41Prokaryotic Cell Structure Pili (Fimbriae)Not associated with motility.Thin, rigid, hair-like structure.Arise in cytoplasm and extend through the plasma membrane, cell wall, and capsule (if present).2 types of pili1. Adhesins - allows bacteria to adhere to surfaces.2. Sex pilusAllows for the transfer of genetic material through a process called conjugation.One bacteria attaches its sex pilus to another cell and transfers its genetic material to the other cell usually in the form of a plasmid.
42Prokaryotic Cell Structure Adhesin bacterial cell with pili (fimbriae) ultr23.vub.ac.be/.../fimbrialadhesion.htmlBacterial conjugation with sex pilus.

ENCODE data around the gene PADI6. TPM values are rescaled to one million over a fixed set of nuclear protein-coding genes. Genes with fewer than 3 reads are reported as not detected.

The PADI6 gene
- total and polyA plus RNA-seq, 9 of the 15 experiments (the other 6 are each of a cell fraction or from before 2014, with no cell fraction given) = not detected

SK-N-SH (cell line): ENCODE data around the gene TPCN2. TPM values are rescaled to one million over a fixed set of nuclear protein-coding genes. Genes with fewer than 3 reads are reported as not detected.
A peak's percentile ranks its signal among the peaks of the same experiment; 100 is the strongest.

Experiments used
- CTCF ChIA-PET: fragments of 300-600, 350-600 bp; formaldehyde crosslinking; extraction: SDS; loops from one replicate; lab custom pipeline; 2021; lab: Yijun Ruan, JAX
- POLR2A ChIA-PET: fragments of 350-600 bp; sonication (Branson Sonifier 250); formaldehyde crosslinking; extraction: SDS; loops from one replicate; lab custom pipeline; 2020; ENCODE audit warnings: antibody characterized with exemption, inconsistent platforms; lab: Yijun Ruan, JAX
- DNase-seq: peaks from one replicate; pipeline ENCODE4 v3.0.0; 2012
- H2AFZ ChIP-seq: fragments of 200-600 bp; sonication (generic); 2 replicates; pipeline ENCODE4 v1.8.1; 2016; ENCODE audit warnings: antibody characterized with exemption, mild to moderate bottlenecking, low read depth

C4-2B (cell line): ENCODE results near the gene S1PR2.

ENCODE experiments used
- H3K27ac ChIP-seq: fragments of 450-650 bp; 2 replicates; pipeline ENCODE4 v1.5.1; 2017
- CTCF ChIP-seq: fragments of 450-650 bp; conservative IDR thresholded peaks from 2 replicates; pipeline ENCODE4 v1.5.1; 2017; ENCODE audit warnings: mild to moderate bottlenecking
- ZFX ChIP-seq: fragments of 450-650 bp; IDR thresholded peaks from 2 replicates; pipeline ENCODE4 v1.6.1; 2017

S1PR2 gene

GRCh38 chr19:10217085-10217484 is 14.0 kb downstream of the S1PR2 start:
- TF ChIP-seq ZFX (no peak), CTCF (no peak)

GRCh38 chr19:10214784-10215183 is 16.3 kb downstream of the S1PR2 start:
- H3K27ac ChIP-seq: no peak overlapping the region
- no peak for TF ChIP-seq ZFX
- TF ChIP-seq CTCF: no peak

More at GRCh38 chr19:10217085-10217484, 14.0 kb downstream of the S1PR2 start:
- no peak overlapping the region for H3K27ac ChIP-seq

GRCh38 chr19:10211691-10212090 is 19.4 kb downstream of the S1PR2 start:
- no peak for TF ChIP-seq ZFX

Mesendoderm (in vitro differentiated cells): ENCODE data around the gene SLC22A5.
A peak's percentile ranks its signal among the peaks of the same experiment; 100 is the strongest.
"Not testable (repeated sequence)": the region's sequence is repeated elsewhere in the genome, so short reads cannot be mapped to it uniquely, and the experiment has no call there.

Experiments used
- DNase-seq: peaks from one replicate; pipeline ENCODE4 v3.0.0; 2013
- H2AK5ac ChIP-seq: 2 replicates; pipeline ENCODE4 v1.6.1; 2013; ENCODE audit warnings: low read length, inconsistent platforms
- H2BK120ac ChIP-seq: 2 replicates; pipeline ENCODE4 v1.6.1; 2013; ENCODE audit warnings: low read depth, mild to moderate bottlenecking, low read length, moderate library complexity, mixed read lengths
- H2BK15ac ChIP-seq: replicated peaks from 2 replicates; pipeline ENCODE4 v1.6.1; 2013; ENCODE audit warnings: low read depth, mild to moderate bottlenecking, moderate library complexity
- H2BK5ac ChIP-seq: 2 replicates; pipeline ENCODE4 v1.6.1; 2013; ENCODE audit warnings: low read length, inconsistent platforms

43Prokaryotic Cell Structure Spores (Endospores)Bacterial spores called endospores.Usually found in 2 genera: Bacillus and Clostridium.Form through the process sporulation.A copy of the chromosome and some cytoplasm is enclosed in a thick protein coat.This occurs when moisture and nutrients are low.Endospores are resistant to heat, cold, drying, and most chemicals.If adequate conditions are present, the endospore can become an active bacteria.
44Endospore Clostridium difficil forming an endospore. Associated with antibiotic related diarrhea caused by toxins producedRed structure is endospore forming.
45Prokaryotic Cell Reproduction Binary FissionOne parent cell splits to become 2 daughter cells.This process produces a clone of the parent cell.During this process, its chromosome is replicated in a process called DNA replication.Generation timeThe time it takes one parent cell to become 2 identical daughter cells.